Raquel Bitton | Theater Critic's Choice | Chicago Reader

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RAQUEL BITTON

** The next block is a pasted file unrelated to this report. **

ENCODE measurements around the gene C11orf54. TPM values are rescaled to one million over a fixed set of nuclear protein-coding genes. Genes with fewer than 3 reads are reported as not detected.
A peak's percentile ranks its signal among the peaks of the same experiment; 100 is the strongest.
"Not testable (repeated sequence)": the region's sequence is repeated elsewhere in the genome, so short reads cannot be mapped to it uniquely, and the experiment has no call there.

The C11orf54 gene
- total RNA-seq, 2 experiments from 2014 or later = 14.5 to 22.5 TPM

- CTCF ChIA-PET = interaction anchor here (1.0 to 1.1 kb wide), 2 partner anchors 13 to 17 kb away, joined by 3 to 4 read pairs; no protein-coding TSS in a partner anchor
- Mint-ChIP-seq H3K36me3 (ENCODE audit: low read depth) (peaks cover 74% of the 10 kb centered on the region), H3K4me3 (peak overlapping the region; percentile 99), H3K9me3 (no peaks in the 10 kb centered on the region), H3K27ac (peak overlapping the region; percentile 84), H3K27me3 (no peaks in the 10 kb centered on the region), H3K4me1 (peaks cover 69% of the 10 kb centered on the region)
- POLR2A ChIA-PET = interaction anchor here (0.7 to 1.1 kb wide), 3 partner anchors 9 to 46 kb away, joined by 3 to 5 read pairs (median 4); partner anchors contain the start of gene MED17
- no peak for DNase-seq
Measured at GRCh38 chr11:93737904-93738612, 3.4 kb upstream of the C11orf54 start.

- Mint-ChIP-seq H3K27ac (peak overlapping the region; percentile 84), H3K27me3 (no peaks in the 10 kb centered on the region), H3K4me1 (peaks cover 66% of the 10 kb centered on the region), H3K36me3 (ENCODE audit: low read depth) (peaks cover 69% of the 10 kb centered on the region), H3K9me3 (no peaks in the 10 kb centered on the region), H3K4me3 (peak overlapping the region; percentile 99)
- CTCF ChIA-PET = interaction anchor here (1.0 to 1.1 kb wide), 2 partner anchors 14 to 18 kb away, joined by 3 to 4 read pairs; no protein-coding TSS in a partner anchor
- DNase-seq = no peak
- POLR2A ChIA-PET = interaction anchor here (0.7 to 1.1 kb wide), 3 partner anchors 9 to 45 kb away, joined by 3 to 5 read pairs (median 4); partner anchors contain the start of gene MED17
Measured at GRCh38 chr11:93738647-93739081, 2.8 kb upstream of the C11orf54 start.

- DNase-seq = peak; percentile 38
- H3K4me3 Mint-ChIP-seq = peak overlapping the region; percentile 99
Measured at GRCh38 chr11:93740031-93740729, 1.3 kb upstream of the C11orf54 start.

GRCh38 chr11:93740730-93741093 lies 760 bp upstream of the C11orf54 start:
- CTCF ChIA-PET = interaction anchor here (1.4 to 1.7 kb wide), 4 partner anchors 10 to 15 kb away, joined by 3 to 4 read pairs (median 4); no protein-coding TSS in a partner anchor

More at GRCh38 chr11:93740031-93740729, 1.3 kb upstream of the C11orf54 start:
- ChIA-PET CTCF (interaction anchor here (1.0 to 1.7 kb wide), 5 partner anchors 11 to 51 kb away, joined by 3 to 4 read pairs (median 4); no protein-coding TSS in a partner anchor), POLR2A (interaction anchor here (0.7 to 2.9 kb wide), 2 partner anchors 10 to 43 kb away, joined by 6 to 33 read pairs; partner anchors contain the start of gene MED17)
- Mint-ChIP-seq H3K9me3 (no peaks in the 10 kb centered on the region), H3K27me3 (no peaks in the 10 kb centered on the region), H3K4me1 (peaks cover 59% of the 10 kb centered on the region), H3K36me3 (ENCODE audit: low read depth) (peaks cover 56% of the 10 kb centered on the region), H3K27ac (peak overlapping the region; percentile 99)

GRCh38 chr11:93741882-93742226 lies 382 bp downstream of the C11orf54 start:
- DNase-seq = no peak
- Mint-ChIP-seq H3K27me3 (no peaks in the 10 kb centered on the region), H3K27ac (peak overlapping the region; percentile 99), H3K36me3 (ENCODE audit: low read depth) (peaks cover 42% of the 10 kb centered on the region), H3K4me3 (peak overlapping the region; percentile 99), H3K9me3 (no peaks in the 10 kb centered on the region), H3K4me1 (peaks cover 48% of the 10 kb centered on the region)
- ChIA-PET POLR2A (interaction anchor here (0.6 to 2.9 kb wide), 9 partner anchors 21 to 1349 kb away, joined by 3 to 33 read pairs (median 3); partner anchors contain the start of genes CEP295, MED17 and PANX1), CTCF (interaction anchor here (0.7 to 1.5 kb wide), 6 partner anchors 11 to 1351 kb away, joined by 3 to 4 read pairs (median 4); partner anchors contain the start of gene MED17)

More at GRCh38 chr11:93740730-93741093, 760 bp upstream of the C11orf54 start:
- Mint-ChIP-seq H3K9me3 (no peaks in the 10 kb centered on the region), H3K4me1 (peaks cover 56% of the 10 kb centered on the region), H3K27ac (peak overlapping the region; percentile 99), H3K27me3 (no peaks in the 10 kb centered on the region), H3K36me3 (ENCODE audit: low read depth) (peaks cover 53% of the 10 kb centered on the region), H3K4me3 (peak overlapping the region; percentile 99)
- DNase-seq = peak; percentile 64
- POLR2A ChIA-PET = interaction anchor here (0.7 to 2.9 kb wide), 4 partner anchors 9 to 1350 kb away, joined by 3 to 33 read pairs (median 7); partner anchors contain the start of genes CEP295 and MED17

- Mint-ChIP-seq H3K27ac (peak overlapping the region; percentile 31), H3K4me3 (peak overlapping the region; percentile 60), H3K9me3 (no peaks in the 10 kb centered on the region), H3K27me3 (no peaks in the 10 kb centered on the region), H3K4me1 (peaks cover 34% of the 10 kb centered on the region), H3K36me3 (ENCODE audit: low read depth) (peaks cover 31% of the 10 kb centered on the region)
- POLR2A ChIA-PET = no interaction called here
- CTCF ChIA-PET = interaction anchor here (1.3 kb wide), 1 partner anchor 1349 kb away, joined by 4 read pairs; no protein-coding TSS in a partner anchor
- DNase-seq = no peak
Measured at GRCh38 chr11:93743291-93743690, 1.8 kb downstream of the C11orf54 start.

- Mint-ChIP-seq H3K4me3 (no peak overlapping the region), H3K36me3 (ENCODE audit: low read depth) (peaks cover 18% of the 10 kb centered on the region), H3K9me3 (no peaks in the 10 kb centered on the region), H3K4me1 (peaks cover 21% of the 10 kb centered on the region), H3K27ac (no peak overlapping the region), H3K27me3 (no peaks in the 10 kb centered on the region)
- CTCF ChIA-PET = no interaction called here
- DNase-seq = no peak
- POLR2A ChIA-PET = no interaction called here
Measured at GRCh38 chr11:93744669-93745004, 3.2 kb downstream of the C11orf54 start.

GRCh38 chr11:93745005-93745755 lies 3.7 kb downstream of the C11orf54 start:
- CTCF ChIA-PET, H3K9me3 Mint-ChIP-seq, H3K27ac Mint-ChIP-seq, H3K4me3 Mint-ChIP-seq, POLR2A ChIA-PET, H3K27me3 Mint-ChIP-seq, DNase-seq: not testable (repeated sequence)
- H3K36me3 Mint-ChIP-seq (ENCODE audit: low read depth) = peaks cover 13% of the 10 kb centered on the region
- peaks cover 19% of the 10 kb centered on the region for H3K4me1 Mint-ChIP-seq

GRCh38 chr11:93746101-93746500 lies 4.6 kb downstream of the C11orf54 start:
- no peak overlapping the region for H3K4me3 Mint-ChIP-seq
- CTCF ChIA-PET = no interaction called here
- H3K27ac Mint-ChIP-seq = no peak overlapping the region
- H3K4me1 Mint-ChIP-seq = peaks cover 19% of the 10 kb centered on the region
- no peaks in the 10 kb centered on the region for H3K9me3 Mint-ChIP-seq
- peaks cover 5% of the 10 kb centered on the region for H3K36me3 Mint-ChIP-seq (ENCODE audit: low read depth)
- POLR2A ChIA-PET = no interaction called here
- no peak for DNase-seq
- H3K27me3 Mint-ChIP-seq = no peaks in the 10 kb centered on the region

Edith Gassion (1915-'63) sang for spare change on the streets of Paris in the 1920s and '30s, until a cabaret owner gave her a gig and a stage name--Piaf, slang for "sparrow"--and started her down a path that would lead to international stardom in the years after World War II. Today Piaf isn't widely appreciated in America; because she sang in French, contemporary audiences don't know the bulk of her repertoire. San Francisco-based chanteuse Raquel Bitton is determined to change all that, and to that end she's put together her current show, Edith Piaf...Her Story...Her Songs. Piaf's huge, throbbing voice--developed when she had to project over the noise of traffic--was startling coming from her diminutive frame, and her eloquent gestures and aura of indomitability made it seem even bigger. Unlike Judy Garland and Billie Holiday, who usually reinvented standards to fit their personas, Piaf worked closely with her songwriters--among them Raymond Asso, Henri Contet, Georges Moustaki, Jacques Prevert, and Mikis Theodorakis--to create material that came straight from her turbulent life. (She was a sexually voracious alcoholic and morphine addict, suffered numerous auto accidents and illnesses, and lost the great love of her life, boxer Marcel Cerdan, in a plane crash.) Her romantic ballads and long-form story songs led listeners down the dark, often dangerous back alleys of love; with unsentimental candor, worldly compassion, and a sometimes jaunty wit, she told of hookers and hoodlums, suicide pacts and one-night stands. Bitton's stage presence suggests Piaf's, but she doesn't try to impersonate her idol: her voice is lighter, her interpretations more dramatized and less declamatory. But in her fiercely rolled rs and her way of dragging a lyric up from the gut, she conveys the same Gallic pride and passion. She brings intelligence and insight to such Piaf classics as "La vie en rose," "Hymne a l'amour," and "Non, je ne regrette rien," and her reading of "T'es beau tu sais" (in which the homely Piaf exults her lover's good looks) actually surpasses the original in haunting beauty. For this concert Bitton is accompanied by a 20-piece orchestra (under the baton of Bill Keck, who also conducted on her recent Piaf CD) and sings mostly in French, punctuating her selections with biographical commentary and explanations of the lyrics. The show will send Piaf admirers back to her recordings with fresh ears--and also, one hopes, introduce a new audience to one of the greatest popular singers of all time. Saturday, 8 PM, Symphony Center, 220 S. Michigan; 312-294-3000. ALBERT WILLIAMS

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